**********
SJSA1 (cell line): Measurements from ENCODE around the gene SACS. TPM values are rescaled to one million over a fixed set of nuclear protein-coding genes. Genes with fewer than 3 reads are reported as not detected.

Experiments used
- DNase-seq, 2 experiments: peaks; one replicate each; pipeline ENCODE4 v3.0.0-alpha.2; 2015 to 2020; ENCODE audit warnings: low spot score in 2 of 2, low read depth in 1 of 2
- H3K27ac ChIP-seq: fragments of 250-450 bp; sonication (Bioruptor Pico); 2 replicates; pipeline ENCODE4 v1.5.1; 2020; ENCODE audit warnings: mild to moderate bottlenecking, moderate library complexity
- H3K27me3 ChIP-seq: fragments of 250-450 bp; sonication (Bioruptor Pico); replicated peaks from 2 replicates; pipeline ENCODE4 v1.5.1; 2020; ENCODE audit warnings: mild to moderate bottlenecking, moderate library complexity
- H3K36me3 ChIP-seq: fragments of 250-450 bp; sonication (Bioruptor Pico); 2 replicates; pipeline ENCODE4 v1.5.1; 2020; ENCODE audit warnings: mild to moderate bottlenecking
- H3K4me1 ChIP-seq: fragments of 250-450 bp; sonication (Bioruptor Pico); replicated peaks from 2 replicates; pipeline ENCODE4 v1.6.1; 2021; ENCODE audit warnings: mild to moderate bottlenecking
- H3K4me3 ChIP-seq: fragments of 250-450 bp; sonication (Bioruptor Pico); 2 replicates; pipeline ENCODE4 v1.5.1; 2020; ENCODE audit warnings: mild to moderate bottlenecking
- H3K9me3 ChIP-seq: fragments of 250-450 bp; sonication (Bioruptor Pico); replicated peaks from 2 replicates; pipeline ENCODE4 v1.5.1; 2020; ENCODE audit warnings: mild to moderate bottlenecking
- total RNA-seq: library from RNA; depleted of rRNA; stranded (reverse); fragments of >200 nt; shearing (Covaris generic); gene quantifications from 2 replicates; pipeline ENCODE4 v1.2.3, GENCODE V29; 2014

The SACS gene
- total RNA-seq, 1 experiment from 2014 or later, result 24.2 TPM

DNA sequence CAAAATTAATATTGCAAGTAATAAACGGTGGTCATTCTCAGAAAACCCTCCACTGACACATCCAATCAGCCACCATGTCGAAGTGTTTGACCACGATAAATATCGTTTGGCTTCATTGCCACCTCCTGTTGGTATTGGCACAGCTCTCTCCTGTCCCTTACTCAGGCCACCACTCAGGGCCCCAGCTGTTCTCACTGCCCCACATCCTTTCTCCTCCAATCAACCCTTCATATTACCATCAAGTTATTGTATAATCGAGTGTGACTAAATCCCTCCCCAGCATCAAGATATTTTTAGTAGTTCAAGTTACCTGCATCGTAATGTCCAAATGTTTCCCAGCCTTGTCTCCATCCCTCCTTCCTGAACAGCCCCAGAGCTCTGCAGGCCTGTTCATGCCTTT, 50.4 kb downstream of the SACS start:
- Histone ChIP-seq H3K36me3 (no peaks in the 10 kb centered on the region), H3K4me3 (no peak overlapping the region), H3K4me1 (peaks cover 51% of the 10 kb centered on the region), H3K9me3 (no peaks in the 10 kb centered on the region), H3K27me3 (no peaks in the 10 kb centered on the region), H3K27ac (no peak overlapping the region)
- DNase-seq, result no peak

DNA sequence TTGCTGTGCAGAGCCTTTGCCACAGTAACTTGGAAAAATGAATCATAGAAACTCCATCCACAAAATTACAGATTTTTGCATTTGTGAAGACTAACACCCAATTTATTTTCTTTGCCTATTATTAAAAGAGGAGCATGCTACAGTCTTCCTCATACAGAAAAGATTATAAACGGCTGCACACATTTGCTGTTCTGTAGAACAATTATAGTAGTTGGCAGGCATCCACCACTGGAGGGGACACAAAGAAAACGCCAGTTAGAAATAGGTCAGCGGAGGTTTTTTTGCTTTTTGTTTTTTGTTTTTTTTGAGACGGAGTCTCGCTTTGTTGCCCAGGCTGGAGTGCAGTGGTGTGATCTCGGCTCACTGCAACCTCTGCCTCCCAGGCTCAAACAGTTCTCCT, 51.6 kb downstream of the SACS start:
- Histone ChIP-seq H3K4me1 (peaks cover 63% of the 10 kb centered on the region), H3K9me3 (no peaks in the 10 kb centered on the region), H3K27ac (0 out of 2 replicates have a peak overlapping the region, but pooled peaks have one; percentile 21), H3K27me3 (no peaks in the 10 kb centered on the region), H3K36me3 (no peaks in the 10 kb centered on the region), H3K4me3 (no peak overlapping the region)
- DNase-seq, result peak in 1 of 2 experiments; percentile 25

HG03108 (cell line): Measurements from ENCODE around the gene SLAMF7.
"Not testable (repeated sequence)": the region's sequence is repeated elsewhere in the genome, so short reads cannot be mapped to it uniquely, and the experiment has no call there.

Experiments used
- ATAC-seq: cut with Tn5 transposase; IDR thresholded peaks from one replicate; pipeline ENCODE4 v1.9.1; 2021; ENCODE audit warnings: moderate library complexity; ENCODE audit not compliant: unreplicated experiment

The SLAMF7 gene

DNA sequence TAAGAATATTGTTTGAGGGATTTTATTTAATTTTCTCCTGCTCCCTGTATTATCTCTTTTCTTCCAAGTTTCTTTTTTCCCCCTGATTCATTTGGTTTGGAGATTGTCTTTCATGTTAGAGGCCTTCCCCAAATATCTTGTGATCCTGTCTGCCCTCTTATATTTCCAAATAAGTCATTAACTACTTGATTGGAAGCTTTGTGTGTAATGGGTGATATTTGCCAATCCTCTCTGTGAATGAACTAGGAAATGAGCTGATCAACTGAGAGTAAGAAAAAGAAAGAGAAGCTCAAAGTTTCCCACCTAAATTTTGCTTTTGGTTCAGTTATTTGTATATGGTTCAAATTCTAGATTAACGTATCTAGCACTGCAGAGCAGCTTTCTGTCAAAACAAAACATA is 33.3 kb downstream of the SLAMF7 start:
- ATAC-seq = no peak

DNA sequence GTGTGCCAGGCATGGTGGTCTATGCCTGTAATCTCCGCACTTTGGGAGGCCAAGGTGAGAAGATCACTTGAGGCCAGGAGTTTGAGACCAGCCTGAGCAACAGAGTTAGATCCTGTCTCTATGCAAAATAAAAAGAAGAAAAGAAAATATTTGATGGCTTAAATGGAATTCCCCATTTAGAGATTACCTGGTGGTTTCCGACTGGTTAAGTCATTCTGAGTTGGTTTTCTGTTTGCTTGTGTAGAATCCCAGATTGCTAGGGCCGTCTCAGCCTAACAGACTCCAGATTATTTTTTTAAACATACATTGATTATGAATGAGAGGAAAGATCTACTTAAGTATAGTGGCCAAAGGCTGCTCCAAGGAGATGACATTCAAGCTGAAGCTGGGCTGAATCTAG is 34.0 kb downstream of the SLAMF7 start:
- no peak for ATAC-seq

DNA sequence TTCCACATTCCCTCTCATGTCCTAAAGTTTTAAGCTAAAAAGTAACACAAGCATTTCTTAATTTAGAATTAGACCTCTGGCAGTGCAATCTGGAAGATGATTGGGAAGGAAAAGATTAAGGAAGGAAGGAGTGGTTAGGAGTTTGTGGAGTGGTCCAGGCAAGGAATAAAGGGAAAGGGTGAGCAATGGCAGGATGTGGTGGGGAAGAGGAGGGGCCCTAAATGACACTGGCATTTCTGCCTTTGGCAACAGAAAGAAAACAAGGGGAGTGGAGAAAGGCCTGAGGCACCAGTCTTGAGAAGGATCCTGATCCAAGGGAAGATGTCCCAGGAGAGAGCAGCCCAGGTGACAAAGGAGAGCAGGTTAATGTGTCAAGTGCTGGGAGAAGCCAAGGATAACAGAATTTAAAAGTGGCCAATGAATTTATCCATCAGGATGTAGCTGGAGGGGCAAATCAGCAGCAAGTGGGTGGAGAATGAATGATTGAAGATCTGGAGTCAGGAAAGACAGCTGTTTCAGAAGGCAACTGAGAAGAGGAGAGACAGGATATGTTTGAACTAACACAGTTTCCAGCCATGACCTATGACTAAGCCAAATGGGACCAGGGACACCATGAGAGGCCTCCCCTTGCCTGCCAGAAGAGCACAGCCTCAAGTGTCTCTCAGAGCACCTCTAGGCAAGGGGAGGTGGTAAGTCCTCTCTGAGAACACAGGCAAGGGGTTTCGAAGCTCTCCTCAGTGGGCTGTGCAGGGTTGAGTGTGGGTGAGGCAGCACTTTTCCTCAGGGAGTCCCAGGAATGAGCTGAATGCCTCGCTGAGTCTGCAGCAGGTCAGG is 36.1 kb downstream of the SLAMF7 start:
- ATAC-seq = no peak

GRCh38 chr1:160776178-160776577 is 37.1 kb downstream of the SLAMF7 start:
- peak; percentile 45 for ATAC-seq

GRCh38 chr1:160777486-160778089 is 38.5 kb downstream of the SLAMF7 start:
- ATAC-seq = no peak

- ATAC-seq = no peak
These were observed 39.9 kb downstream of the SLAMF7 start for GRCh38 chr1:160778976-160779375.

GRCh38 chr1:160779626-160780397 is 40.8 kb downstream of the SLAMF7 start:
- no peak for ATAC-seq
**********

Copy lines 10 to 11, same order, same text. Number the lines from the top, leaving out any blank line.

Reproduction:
- total RNA-seq: library from RNA; depleted of rRNA; stranded (reverse); fragments of >200 nt; shearing (Covaris generic); gene quantifications from 2 replicates; pipeline ENCODE4 v1.2.3, GENCODE V29; 2014

The SACS gene